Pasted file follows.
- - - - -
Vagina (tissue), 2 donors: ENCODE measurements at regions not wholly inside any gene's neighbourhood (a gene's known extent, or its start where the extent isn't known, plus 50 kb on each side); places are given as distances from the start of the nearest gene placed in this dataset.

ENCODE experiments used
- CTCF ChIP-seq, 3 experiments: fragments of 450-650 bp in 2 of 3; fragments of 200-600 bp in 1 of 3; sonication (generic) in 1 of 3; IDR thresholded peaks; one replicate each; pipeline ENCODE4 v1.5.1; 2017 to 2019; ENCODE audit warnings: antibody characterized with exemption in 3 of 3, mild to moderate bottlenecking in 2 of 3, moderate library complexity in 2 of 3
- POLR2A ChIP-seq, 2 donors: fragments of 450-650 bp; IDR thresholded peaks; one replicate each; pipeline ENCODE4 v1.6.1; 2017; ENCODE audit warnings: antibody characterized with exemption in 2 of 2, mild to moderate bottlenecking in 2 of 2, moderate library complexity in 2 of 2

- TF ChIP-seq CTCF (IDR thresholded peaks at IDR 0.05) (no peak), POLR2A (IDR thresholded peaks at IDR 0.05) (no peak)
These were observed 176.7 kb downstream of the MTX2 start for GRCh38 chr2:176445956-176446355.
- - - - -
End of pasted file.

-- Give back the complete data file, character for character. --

Vagina (tissue), 2 donors: ENCODE measurements at regions not wholly inside any gene's neighbourhood (a gene's known extent, or its start where the extent isn't known, plus 50 kb on each side); places are given as distances from the start of the nearest gene placed in this dataset.

ENCODE experiments used
- CTCF ChIP-seq, 3 experiments: fragments of 450-650 bp in 2 of 3; fragments of 200-600 bp in 1 of 3; sonication (generic) in 1 of 3; IDR thresholded peaks; one replicate each; pipeline ENCODE4 v1.5.1; 2017 to 2019; ENCODE audit warnings: antibody characterized with exemption in 3 of 3, mild to moderate bottlenecking in 2 of 3, moderate library complexity in 2 of 3
- POLR2A ChIP-seq, 2 donors: fragments of 450-650 bp; IDR thresholded peaks; one replicate each; pipeline ENCODE4 v1.6.1; 2017; ENCODE audit warnings: antibody characterized with exemption in 2 of 2, mild to moderate bottlenecking in 2 of 2, moderate library complexity in 2 of 2

- TF ChIP-seq CTCF (IDR thresholded peaks at IDR 0.05) (no peak), POLR2A (IDR thresholded peaks at IDR 0.05) (no peak)
These were observed 176.7 kb downstream of the MTX2 start for GRCh38 chr2:176445956-176446355.